Of course, it is outside business hours as I write this, but the results so far are still revealing. So far, only two individuals have opened any of the links associated with the email, and eight have “unsubscribed”. The latter number is low, perhaps, for the size and type of the mailing — but I wonder if it is simply because very few emails actually reached the destination.

Based on what I see here, I won’t use this list again.

I’m reminded, directly, about spam’s costs and harmful impact. Spammers, of course, don’t care about what is right and wrong — they will broadcast stuff that is fraudulent, unethical and often totally criminal (such as schemes to infect your computer with trojans, or gather and steal your personal banking information). Extremely low response rates don’t matter, as they aren’t paying for the bandwidth. So they flood the Internet with more and more of their crap. Anti-spam measures and controls from mailing list services have resulted in the reduction of much activity that could be interpreted as spam in some ways, but might be justified in others (such as my experiments here). But the bad guys don’t care. They’ll spam as much as they want, when they want, and my experience that allowed the set-up of the test I’ve just run took me to the edge of the dark-side where these schemes operate.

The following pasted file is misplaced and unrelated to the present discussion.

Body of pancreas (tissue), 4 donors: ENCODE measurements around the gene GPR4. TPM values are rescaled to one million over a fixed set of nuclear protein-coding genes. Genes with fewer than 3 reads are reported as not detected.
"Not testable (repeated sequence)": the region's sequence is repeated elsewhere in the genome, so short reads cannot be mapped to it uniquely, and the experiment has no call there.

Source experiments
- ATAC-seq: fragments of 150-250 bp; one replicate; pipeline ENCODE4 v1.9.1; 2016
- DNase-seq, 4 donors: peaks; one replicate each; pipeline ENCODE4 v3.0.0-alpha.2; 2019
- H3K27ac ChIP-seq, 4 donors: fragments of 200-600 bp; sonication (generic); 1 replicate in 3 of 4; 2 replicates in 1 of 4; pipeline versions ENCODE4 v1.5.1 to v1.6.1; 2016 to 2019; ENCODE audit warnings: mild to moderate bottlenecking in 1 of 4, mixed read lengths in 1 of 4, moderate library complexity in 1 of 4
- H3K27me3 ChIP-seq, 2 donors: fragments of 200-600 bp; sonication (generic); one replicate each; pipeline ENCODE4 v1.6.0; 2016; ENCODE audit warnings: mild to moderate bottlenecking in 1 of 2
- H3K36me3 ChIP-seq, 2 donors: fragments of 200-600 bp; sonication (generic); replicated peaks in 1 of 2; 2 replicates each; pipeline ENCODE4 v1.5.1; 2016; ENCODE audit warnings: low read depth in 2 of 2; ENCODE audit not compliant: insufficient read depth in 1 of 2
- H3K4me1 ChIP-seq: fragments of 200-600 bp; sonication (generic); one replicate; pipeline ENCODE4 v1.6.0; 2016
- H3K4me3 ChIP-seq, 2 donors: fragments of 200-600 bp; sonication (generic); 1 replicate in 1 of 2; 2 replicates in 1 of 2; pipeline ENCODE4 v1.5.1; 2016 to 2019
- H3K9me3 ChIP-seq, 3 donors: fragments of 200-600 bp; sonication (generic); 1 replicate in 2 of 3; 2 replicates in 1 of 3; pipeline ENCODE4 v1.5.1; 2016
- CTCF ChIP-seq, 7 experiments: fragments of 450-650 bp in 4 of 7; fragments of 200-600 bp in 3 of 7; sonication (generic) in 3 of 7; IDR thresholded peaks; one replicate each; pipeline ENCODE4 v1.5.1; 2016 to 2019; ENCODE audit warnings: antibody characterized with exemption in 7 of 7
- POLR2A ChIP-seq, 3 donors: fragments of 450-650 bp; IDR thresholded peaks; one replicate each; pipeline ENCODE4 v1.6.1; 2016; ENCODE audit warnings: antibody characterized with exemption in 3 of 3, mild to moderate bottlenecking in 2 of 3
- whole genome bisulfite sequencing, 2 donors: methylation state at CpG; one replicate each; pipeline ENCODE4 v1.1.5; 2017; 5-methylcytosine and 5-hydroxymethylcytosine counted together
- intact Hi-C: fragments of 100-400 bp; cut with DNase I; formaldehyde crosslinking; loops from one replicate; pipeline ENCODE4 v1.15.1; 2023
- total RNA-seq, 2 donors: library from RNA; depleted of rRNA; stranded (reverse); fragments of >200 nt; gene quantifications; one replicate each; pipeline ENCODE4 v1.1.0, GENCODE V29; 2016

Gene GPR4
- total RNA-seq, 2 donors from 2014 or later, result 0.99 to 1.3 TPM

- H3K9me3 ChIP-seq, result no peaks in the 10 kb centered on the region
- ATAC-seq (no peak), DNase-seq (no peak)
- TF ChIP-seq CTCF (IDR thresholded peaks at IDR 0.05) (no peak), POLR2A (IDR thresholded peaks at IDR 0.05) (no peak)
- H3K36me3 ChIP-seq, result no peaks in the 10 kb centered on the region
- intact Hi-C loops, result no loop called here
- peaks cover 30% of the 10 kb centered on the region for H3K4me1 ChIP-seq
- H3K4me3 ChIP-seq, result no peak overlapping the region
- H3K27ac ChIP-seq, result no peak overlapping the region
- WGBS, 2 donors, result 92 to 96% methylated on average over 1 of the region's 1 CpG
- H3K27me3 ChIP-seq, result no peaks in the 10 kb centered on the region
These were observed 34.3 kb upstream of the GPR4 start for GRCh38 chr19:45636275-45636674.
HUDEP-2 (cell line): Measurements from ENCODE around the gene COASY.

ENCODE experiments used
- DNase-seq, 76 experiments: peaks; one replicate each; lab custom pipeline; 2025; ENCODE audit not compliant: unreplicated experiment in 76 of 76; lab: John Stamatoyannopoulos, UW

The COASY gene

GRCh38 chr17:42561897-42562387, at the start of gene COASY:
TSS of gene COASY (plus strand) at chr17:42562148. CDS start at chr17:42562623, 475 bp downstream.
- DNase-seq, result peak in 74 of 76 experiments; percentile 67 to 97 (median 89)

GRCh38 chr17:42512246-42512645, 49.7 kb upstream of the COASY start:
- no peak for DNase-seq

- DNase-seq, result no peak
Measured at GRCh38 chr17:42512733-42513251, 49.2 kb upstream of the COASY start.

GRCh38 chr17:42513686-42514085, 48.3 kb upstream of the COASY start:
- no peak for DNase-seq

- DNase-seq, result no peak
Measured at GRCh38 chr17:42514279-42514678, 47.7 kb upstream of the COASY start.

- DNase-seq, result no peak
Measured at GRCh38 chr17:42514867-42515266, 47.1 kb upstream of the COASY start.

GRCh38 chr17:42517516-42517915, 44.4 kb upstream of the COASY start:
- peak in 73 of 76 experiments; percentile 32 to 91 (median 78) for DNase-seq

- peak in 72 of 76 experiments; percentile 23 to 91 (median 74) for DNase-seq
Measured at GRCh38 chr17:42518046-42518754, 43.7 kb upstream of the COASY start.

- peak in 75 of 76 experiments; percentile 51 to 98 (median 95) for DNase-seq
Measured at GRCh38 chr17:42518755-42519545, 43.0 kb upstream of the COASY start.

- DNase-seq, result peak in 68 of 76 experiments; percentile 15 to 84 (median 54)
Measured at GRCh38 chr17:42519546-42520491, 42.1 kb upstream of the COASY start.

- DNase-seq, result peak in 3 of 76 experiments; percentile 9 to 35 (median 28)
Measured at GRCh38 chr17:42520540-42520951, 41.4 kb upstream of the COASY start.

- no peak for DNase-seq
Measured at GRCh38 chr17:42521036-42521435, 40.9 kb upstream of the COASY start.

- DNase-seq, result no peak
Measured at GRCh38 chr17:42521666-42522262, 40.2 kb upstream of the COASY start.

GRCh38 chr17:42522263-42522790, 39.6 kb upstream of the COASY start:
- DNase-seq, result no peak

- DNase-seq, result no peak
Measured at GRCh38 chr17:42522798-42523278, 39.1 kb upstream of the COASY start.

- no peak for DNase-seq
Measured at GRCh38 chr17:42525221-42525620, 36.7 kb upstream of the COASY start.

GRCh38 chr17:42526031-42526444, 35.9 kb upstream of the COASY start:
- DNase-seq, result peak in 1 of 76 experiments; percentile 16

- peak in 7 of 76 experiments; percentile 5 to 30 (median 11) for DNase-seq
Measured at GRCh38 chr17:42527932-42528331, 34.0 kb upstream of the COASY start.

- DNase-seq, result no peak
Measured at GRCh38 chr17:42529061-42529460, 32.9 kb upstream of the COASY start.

Nevertheless, I can’t see now why any legitimate business would play around with this sort of stuff. The reward doesn’t equal the risk and effort required to work around the rules within business norms, and when we stretch further, we get into uncomfortable areas where I think few of us wish to go. Lessons learned.

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2 COMMENTS

  1. Mark, you should have asked me! Spammers are using ANY list, or even random email addresses if they consider it, simply because it IS a free-to-access medium, and if even just a FEW people bite, it makes it worth the marketer’s while if there is limited cost for advertising otherwise if enough leads are sent to. List sellers/renters also inflate their list counts with all sorts of “fluff” leads, as you well know, and spammer suppliers are no different. In my estimation, they are likely even worse.